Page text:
“My Camera Is a Weapon,” IndyKids Reporter Meets 13-year-old Palestinian Journalist Janna Jihad

Lanyie Rhodes speaks with Janna Jihad in Chicago August 2019. Photo: Keedra Gibba

By Lanyie Rhodes, age 13

Janna Tamimi, also known as Janna Jihad, is a 13-year-old Palestinian girl who is a reporter from the small town of Nabi Saleh in the occupied West Bank. She started reporting as a journalist when she was 7 years old, after her friend and uncle were killed by Israeli soldiers. “Not a lot of journalists are sending our message from Palestine to the world, so I thought, ‘Why not send my message … and show them what is happening in my village?'” Janna told Al Jazeera in 2016.

However, this role comes with many risks. In a recent interview with Democracy Now!, Janna explained that she received many threats and was interrogated after the Israeli Ministry of Strategic Affairs named her “the next threat to the state of Israel” at age 12. This is when she became an accredited journalist in the hope that it would offer her some protection, making her the youngest journalist with these press credentials.

In August of this year, the U.S. Palestinian Community Network hosted Janna at the Grace Episcopal Church in Chicago as part of a speaking tour in the United States.

“My camera is a weapon,” Jihad told the audience. She recounted numerous stories of children under age 12 who were illegally arrested, hospitalized and interrogated by the Israeli military. She told the story of a 5-year-old boy who lost his parents and brother when an Israeli soldier threw a bomb in their house while they were sleeping. She described his artwork where he represented his deceased parents as two suns in the sky.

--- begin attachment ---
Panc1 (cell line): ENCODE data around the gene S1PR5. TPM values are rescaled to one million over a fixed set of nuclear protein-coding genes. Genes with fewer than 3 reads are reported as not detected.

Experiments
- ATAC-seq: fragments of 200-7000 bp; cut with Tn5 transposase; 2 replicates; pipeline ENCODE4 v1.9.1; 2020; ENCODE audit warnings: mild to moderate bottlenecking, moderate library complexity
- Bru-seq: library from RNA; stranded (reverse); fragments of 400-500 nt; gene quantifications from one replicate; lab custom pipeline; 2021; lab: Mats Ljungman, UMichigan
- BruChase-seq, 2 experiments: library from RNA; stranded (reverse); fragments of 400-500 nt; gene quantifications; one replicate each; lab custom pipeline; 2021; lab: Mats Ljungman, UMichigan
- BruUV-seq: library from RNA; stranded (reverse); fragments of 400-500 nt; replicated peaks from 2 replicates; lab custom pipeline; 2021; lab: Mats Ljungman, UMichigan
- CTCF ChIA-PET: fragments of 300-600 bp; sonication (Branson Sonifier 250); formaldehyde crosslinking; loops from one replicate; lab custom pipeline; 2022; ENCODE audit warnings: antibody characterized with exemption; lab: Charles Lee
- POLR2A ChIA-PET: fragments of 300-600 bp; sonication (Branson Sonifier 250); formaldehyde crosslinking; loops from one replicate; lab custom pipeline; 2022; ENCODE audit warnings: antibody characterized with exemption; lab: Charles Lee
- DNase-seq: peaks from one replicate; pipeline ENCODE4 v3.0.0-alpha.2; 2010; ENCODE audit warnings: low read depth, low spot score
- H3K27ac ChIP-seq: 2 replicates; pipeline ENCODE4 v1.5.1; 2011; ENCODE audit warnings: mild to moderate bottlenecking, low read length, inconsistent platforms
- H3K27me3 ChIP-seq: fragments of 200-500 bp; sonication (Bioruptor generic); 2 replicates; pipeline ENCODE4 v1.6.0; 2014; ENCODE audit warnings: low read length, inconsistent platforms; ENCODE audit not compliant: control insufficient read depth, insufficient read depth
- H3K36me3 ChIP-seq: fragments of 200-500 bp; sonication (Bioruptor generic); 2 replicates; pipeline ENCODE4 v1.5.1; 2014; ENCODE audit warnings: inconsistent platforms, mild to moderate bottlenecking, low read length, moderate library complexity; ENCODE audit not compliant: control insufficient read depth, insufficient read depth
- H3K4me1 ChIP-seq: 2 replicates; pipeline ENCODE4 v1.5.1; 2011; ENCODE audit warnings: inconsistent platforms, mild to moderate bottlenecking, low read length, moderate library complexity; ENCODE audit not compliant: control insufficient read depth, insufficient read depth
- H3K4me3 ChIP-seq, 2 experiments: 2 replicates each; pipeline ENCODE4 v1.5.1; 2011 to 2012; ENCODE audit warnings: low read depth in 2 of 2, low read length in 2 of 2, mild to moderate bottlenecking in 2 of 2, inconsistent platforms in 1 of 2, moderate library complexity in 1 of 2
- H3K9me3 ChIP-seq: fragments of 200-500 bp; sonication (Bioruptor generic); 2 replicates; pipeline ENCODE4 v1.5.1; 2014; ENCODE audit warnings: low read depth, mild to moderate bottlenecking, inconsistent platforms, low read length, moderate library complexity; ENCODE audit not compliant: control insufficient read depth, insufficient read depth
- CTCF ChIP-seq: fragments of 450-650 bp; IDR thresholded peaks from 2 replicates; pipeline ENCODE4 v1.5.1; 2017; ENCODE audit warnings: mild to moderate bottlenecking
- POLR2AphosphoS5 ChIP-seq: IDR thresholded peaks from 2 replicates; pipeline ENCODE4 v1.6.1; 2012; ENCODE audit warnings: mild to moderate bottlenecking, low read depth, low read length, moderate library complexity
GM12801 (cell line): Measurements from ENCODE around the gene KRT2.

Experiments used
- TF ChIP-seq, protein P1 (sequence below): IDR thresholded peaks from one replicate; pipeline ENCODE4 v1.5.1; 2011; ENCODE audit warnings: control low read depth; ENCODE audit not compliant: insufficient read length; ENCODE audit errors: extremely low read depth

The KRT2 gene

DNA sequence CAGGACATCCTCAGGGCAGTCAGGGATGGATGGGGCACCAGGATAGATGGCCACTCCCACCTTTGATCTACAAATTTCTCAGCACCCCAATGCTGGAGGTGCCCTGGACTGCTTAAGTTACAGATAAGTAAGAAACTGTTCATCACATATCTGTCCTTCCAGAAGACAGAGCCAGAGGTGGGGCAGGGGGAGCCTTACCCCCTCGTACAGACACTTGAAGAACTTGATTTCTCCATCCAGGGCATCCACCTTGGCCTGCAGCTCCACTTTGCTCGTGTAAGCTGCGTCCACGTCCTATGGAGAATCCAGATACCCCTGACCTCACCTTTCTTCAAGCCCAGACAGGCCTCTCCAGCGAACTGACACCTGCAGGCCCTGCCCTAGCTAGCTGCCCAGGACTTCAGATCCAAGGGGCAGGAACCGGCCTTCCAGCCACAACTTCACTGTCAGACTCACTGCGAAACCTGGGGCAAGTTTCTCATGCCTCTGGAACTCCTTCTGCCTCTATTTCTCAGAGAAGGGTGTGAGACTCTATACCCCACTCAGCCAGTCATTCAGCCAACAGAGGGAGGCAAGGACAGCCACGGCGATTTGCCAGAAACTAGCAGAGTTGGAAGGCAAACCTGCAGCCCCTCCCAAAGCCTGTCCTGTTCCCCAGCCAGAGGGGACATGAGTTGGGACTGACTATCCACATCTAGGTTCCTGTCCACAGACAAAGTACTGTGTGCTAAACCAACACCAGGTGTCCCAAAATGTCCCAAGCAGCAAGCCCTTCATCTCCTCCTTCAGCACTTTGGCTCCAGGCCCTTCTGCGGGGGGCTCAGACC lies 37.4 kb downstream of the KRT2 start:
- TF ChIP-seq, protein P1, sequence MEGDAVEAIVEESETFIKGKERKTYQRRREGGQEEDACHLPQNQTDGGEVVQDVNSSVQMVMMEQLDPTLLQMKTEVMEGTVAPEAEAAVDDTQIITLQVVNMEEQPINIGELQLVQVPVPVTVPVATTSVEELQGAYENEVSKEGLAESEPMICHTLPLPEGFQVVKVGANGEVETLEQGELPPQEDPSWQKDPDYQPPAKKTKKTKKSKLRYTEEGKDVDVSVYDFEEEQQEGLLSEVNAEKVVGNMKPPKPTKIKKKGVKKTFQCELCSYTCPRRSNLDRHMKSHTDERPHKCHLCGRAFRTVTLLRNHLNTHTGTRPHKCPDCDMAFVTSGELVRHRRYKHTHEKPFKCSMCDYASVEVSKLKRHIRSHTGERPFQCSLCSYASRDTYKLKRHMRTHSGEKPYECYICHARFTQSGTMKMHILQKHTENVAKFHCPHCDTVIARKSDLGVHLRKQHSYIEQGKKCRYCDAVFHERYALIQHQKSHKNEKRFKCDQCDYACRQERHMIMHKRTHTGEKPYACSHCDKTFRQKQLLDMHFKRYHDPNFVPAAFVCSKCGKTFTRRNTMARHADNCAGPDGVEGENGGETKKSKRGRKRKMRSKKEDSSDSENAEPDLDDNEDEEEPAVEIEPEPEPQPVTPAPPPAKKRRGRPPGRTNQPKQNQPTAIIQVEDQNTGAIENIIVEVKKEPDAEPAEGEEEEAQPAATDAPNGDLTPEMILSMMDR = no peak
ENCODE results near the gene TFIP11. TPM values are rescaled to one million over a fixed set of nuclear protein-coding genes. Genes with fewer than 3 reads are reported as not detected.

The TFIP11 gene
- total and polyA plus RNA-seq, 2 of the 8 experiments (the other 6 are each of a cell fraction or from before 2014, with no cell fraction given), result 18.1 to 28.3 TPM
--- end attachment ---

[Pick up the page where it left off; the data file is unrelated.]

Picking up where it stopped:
When a person in the audience asked if the American school she attends in Ramallah gives her false information about the military occupation, she replied, “I don’t think they could even try. Sometimes we have to close the school windows because of tear gas, and other times I am unable to go to school because of the checkpoints. We experience the occupation every day.”

Critics describe her work as “child exploitation, false and one-sided,” which is why Janna chooses to live-stream her videos on Facebook. “No one can say it’s edited or that it’s not happening,” she explained during her talk in Chicago.

Even though her family and so many Palestinians experience violence on a daily basis, she does not wish to respond with violence. She maintains that her camera is the most peaceful weapon.

Janna’s vision for an end to this conflict is a one-state solution where Israelis and Palestinians live side by side in peace with equal rights.

Her message to young people in Palestine, Israel and around the world is to show leadership in peace.  “Young people are the leaders of today and tomorrow. We all should unite hand in hand to make this a world of peace, love, equality and justice,” Janna told IndyKids.


Interrogated –  ask questions of someone closely, aggressively, or formally.

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